Tudor said in 1928, “Eventually opera will become a paying proposition, little as may be the signs of an improvement at the present time. It is hopeless, I think, to rely upon the chance of state aid. There are too many schemes clamouring for government subsidies for a “mere art like music” ever to be consider in high quarters. It might be different if opera appealed to the upper ten, those people who could, if they chose, bring influence to bear on the politicians, but opera to them is merely a fashionable feature of the London season, and they care little about supporting native art or native artists.”
Temporarily absent from the operatic stage, Tudor accepted more concert work which featured a whole range of performance techniques from operatic excerpts and oratorio to ballads and song-cycles. His recording work, particularly for HMV was prolific during this time. When Sir Thomas Beecham organised and conducted a Delius Festival consisting of six concerts given in the presence of the invalid composer. The final one was devoted to the “Mass of Life” with Tudor as soloist, alongside Miriam Licette, Astra Desmond and Roy Henderson. Also in 1928 Tudor returned to the United States for another extensive tour as guest artists at various opera houses in addition to concert bookings. However, it was a gruelling tour and the critic in Milwaukee commented, “Mr Davies who has won fame in his native country and approval in this, was heard in airs from the operas and concert songs…the first half of his programme was not well sung….the voice was married, not greatly, but annoyingly by a persistent little vibrato…later he displayed his true merit, “Celeste Aida”…the brave tune was beautifully delivered and from then on the tenor was as listeners wanted him to be.”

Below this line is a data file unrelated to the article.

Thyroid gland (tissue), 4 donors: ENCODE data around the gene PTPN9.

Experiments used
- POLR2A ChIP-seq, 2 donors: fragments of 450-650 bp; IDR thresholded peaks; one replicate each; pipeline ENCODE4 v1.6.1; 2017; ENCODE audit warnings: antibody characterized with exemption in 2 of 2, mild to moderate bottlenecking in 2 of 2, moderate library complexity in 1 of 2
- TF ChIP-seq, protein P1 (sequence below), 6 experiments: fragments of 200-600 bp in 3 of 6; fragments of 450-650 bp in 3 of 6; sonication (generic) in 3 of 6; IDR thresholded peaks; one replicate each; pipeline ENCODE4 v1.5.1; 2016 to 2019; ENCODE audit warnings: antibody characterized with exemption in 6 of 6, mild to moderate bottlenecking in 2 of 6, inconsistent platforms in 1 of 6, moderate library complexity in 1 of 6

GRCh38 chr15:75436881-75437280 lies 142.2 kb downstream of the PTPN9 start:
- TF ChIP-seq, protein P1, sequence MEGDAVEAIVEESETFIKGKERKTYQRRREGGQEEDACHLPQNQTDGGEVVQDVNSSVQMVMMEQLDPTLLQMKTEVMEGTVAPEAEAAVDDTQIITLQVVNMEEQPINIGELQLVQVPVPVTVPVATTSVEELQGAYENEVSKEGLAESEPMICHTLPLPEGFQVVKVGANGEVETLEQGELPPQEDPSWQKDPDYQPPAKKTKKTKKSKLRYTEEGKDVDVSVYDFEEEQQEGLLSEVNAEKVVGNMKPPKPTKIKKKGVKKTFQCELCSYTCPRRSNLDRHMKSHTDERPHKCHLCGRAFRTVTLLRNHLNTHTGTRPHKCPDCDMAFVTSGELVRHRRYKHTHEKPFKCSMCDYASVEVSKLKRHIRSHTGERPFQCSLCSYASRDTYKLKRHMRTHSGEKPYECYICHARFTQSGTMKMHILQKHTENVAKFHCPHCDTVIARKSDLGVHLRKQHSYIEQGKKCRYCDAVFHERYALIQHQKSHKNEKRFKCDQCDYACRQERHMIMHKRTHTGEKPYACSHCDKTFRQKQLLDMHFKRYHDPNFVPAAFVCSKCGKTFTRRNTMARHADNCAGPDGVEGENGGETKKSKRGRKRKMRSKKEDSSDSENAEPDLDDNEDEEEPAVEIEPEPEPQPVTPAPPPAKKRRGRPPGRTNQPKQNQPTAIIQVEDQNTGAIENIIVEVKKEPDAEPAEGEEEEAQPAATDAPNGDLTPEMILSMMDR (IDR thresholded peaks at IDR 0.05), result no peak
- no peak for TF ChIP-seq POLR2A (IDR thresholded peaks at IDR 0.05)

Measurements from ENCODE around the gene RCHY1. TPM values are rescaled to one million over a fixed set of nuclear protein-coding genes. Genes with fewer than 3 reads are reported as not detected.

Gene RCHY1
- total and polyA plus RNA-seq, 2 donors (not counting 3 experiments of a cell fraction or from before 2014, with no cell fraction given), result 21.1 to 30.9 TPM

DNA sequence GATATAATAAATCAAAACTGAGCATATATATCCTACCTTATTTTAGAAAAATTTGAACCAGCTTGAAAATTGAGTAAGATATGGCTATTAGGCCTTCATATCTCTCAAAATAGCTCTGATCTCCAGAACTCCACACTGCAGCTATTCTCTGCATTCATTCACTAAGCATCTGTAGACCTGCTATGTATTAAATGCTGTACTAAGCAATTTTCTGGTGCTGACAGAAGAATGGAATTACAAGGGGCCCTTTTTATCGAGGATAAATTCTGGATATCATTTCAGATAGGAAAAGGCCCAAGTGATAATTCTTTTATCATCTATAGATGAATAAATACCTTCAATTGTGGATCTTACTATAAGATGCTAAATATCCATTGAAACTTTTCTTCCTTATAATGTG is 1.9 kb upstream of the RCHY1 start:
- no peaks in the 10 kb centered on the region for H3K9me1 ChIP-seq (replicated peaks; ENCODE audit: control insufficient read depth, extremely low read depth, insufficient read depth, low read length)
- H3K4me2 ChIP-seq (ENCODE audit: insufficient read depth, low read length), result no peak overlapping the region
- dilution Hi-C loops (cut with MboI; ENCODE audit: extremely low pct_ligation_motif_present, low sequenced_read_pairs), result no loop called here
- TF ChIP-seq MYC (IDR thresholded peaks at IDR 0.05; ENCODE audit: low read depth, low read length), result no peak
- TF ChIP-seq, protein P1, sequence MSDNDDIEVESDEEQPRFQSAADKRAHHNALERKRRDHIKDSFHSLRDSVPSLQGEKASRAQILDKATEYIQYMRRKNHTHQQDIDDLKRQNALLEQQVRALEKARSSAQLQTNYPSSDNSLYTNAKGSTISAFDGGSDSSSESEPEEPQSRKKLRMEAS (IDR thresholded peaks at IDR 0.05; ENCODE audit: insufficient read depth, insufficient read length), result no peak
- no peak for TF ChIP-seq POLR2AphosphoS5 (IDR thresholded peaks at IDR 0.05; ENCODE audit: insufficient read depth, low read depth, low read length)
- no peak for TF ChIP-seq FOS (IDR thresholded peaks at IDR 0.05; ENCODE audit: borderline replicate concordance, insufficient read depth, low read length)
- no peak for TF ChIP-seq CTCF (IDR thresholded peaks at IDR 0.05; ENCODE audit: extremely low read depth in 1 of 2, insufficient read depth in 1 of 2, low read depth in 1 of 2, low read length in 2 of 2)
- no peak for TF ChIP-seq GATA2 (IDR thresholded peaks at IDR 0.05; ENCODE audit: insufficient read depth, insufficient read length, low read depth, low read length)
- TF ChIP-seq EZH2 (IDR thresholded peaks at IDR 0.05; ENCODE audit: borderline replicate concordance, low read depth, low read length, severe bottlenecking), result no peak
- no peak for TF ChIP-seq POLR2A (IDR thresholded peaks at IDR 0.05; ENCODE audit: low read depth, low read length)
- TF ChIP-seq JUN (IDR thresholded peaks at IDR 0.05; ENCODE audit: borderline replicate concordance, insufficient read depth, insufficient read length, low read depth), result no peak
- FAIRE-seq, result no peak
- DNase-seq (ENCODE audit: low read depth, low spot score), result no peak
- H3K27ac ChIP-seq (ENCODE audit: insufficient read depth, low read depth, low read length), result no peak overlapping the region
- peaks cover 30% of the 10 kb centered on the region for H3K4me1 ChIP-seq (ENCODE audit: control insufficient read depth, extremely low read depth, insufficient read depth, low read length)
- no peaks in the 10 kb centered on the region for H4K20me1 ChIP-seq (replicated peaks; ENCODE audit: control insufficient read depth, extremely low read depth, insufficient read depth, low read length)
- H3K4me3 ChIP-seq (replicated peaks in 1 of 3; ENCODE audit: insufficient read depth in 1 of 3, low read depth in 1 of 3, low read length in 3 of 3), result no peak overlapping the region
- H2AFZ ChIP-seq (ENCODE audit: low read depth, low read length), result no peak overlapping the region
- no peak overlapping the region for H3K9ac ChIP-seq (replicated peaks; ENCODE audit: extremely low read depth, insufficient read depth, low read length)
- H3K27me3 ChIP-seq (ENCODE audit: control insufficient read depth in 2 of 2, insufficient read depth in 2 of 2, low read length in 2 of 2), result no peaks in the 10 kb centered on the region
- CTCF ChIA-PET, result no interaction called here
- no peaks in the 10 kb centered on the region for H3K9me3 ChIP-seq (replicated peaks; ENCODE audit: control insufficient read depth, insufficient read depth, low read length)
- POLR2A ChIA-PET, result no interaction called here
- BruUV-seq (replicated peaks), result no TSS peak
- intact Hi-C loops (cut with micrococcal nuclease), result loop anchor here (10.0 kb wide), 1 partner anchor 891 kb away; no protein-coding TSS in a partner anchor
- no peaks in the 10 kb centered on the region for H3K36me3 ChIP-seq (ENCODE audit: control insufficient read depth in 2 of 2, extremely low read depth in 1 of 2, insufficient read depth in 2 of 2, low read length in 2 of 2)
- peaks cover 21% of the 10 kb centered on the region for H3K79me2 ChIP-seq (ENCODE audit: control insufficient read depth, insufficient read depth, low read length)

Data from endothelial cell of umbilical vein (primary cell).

After his return to the UK in 1930, Tudor learned of the intensive project to rebuild the Sadler's Wells Theatre which had been in existence in Clerkenwell, London as far back as 1683. However, by the end of the 19th century it had become a music hall, followed by a cinema before it closed in 1915. By 1925 the proprietor of the Old Vic theatre, Lilian Baylis felt that her opera and drama productions needed to expand. She invited the Duke of Devonshire to make a public appeal for funds to set up a charitable foundation to buy Sadler's Wells for the nation. The appeal committee included such diverse and influential figures as Winston Churchill, Stanley Baldwin, G. K. Chesterton, John Galsworthy, Dame Ethel Smyth and Sir Thomas Beecham. It was not long before enough money had been amassed to buy the freehold.